No one likes playing the role of a collection agency. But sometimes a gentle reminder is necessary to flag outstanding invoices for clients. In these situations, diplomacy is key if you want to retain the client’s business in the future. Mastering the art of client diplomacy is beneficial for not just getting paid on time, but for all aspects of client relations.

In my experience as a treasury management professional, here are four lessons I have learned about maintaining good client relationships while still getting paid on time:

1. Make the process convenient for clients.
The easier it is for clients to pay you, the more likely they are to do so on time. There are a number of clear places to start. First, email invoices instead of mailing them. Clients check their email more frequently and can do so from anywhere. Similarly, offer digital options for payment. Rather than making your clients dig out their checkbook, write a check, and then find a mailbox to drop it in, you can choose to accept Electronic Funds Transfer or wire transfer. If your clients can pay you on their computer without even leaving their chair, you will see payments come in much faster.

2. Understand the reasons for late payment.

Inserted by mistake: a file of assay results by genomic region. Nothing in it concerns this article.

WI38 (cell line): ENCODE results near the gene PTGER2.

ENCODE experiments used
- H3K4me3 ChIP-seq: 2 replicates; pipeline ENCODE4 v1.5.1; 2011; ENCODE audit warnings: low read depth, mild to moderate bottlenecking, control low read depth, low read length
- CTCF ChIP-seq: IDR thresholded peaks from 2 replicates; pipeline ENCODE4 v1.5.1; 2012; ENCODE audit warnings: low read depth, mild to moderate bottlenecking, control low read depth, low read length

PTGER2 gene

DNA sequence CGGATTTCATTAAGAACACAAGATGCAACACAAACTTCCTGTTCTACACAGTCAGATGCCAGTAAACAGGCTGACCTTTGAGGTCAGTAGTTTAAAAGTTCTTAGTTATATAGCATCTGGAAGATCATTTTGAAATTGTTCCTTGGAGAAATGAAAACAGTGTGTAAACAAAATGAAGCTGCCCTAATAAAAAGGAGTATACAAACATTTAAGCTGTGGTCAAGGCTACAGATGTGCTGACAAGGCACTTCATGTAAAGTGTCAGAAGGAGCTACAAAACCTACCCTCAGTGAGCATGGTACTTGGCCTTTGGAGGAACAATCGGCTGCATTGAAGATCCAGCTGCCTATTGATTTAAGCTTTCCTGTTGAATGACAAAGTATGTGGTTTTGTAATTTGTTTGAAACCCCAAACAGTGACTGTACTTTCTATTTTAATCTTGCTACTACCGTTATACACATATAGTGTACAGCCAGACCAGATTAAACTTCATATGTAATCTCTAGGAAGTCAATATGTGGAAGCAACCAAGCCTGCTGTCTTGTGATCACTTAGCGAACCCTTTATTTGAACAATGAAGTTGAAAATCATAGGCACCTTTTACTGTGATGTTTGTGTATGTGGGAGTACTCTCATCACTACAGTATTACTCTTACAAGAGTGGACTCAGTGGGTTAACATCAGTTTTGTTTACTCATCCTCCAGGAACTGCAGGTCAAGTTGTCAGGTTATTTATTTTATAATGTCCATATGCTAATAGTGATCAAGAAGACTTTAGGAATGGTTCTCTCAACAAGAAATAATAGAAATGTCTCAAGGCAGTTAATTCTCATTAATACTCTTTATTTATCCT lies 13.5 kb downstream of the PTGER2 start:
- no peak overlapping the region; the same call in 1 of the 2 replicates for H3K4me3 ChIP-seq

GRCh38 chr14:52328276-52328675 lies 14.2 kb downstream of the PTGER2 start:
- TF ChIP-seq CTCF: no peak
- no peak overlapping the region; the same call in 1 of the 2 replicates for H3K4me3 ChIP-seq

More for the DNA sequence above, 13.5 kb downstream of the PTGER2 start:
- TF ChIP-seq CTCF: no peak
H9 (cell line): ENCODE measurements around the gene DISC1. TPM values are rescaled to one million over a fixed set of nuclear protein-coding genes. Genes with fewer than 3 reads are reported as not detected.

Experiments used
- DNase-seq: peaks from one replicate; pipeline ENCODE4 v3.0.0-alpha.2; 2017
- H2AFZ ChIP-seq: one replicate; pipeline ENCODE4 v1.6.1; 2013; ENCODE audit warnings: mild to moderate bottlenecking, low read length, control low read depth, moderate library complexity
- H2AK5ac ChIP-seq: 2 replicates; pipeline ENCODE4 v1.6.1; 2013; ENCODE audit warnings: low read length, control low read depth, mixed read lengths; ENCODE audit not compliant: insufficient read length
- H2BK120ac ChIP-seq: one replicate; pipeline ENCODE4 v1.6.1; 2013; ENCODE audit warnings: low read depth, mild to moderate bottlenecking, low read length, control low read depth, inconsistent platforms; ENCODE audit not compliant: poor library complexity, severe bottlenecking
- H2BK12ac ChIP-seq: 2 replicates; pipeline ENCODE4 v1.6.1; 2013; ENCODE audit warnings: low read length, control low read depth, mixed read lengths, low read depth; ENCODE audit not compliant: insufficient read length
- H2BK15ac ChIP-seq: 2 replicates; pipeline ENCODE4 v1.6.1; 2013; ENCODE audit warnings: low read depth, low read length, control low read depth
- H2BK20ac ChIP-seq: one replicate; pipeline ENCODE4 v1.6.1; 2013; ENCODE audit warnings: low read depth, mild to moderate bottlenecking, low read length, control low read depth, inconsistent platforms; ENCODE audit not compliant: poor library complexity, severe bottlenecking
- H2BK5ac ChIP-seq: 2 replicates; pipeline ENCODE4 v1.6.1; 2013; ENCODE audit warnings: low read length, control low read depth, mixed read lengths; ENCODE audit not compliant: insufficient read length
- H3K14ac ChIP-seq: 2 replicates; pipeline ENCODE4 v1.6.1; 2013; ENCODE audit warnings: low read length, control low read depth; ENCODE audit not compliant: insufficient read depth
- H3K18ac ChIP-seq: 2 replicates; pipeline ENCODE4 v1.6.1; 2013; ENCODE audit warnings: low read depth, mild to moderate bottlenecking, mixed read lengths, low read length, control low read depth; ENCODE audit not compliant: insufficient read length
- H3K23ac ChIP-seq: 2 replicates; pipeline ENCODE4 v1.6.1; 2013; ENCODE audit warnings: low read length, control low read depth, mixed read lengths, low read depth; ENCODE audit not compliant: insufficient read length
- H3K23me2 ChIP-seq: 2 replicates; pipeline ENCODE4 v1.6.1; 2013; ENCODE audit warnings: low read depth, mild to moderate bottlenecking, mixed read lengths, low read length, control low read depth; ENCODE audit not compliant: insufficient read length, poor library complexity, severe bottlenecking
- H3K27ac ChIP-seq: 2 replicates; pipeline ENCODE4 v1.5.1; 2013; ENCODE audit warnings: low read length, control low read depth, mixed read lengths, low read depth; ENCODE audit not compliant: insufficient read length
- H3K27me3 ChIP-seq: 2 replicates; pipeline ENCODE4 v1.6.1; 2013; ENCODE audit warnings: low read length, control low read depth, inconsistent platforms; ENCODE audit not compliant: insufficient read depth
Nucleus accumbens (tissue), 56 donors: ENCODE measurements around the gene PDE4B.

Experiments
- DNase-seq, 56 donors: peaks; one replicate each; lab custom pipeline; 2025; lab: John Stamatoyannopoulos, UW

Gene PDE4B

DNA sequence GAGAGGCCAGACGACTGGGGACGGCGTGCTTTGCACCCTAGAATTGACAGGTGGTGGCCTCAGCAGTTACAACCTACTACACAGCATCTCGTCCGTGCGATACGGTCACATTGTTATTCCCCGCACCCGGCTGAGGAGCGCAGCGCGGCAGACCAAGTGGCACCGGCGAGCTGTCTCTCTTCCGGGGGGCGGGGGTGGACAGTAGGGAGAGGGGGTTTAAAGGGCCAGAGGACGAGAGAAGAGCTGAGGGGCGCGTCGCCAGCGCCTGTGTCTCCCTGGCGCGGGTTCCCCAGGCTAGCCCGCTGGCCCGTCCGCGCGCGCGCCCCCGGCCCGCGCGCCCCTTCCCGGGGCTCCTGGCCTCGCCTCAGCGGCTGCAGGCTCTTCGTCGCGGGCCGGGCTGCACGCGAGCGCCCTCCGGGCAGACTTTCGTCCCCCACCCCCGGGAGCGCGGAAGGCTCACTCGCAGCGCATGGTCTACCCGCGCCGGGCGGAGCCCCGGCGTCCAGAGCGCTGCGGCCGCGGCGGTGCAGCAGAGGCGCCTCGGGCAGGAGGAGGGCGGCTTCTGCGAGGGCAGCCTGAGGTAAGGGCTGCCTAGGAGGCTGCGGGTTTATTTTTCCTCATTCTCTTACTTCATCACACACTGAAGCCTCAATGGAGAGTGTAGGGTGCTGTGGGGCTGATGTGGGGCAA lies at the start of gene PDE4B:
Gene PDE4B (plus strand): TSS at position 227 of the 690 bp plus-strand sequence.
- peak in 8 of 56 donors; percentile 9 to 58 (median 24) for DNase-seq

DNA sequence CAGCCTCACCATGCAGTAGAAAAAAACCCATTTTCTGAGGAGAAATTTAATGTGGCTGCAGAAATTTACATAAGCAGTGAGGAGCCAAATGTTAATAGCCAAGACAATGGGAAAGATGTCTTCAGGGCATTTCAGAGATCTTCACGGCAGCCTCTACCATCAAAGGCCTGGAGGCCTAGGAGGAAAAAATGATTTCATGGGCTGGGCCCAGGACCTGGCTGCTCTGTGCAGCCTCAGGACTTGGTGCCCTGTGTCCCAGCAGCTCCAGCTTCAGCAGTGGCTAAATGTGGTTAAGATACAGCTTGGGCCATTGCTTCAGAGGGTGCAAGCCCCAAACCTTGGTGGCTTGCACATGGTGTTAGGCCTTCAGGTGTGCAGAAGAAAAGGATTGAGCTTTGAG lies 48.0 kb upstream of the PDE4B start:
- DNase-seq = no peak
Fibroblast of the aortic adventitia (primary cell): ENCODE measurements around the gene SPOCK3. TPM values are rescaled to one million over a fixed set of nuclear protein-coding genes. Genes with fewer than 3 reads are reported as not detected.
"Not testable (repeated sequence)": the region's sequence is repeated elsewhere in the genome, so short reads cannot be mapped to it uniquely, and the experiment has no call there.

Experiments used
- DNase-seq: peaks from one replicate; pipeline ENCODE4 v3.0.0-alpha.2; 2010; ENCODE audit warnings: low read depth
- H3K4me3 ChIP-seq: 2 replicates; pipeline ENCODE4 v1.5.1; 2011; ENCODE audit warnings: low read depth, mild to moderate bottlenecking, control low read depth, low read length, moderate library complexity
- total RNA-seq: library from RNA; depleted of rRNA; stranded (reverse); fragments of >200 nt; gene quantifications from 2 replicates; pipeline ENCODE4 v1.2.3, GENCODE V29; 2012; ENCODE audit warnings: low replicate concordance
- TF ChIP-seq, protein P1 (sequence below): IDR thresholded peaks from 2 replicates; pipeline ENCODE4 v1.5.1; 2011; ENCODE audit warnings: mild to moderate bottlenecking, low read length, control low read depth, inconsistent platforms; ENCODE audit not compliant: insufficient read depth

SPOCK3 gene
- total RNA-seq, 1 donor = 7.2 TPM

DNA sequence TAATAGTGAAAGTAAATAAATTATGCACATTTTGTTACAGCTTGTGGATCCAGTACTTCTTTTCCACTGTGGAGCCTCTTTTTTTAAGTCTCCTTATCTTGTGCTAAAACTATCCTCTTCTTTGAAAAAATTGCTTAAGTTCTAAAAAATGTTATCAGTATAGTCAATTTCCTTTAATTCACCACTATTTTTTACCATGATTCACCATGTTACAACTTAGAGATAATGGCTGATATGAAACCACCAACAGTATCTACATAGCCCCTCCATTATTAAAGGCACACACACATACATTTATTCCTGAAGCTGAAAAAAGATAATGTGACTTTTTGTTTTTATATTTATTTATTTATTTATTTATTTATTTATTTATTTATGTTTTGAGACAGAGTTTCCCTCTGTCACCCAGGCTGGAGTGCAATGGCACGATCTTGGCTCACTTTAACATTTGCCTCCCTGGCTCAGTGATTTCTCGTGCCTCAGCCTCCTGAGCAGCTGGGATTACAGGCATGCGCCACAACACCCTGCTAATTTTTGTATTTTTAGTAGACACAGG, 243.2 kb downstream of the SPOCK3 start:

A client who is chronically late with payment may simply be unable to get the necessary approvals or have a structural cash flow problem with your invoice timing. Ask your clients when is the best time of month or quarter for them to receive invoices and, if it makes sense to do so, work around this timing.

3. Call, don’t email.
When a client is late with a payment and you have already sent reminder emails or notices, at a certain point it’s better to simply pick up the phone. You can’t control how an email you send is interpreted – clients may read your email as angry or threatening, which is likely to make them even more hesitant to address the issue. Over the phone, you can engage the client in conversation and identify the underlying reason for their lateness. Together, you can come up with a plan that works for both of you going forward and maintain a good relationship for future business.

4. Never approach clients with a negative mindset.
If a client is late with a payment, don’t assume that they are trying to cheat you. If you project an attitude of hostility in your interactions with clients, they will be defensive. Go into every conversation with the assumption that everyone is dealing honestly and in good faith, and that you can work together to find a solution for any problems that come up.

What client diplomacy secrets have you learned? I invite you to share your tips below.